BAMAKO - Fighting has broken out in northern Mali between Tuareg separatists and local Arab-led gunmen, only days after the African country won a $4.2 billion aid pledge to help it recover from a conflict with Islamists affiliated to al-Qaida.
Rebel and military sources both confirmed the clashes, although they differed over precisely which groups were involved.
The violence highlights how pockets of fighters who escaped a four-month French-led offensive against the al-Qaida-linked militants in the north are undermining efforts to restore state authority ahead of a presidential election set for July 28. France said this week the 'terrorists' had been defeated.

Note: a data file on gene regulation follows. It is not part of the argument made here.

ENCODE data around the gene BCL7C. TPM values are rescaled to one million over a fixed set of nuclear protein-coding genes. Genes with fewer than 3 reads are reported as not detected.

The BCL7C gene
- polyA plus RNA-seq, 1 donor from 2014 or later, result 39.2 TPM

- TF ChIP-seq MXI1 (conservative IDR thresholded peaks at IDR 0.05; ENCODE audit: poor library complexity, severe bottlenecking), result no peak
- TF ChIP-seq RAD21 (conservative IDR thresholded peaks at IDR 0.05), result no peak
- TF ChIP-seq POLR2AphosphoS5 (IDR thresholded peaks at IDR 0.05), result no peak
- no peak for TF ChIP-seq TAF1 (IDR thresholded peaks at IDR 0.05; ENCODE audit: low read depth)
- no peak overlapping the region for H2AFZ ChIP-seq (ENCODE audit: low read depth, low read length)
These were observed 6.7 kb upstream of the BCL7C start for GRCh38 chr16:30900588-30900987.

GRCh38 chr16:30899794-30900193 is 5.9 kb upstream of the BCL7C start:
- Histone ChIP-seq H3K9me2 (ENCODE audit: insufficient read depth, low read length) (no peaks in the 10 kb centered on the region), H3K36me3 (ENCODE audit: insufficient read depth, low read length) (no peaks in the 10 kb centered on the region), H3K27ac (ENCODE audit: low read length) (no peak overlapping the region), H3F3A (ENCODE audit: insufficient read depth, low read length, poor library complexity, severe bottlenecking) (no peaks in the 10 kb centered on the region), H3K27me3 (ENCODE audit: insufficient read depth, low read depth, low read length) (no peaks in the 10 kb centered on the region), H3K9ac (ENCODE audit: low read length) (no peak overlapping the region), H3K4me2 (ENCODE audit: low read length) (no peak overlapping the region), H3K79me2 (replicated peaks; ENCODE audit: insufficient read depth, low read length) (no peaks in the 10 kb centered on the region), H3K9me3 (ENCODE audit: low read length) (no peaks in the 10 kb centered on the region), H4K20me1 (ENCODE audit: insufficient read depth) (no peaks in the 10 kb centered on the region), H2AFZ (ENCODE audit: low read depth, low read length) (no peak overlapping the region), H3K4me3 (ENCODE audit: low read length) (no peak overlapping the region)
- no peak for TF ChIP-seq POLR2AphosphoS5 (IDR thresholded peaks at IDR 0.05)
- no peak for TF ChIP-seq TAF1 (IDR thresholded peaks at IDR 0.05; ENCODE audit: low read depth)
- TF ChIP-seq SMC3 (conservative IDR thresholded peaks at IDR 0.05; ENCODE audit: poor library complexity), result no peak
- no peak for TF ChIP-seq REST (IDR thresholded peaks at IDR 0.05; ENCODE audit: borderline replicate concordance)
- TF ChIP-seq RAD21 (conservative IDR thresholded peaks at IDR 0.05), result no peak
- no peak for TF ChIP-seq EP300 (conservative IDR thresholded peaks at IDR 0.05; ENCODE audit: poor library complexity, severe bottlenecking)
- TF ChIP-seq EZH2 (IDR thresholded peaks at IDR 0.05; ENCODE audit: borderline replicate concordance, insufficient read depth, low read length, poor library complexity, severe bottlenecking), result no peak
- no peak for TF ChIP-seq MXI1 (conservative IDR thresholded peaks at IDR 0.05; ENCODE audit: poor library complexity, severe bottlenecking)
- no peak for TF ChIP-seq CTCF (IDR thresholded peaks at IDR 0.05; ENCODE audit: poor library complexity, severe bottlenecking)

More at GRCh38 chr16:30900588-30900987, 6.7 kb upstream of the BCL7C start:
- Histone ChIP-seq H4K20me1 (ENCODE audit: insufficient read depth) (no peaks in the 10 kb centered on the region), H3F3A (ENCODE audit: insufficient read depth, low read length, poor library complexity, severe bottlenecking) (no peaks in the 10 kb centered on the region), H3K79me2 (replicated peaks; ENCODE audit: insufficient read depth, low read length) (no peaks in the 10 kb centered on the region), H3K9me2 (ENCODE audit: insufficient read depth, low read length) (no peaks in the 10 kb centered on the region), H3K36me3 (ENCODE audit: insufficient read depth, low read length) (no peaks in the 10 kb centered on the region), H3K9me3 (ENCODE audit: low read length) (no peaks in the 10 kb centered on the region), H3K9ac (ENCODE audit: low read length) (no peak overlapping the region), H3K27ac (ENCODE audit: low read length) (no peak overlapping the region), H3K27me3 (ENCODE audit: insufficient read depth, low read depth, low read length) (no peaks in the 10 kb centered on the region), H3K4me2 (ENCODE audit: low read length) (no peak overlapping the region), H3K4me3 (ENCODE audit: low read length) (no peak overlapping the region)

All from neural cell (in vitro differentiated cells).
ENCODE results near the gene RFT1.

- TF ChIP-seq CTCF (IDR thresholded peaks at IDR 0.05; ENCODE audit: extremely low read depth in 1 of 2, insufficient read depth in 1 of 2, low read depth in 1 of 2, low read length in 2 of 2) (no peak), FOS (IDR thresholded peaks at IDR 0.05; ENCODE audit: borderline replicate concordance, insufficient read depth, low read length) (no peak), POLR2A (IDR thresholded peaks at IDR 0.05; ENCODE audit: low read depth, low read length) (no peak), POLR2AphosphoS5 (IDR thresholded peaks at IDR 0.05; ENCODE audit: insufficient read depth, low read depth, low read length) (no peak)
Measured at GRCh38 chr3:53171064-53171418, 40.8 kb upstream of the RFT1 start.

The MNLA, a Tuareg rebel group, said its forces were attacked in the town of Anefis by a column of Islamist fighters on Friday. Its Paris-based spokesman, Moussa Ag Acharatoumane, said fighting continued on Saturday morning, with two of the group's fighters and at least seven Islamists killed so far.
The MNLA said it was fighting MUJWA, an Islamist group that occupied the town of Gao for months until earlier this year and has launched a series of guerrilla-style counter-attacks on the town since it was retaken in the French offensive.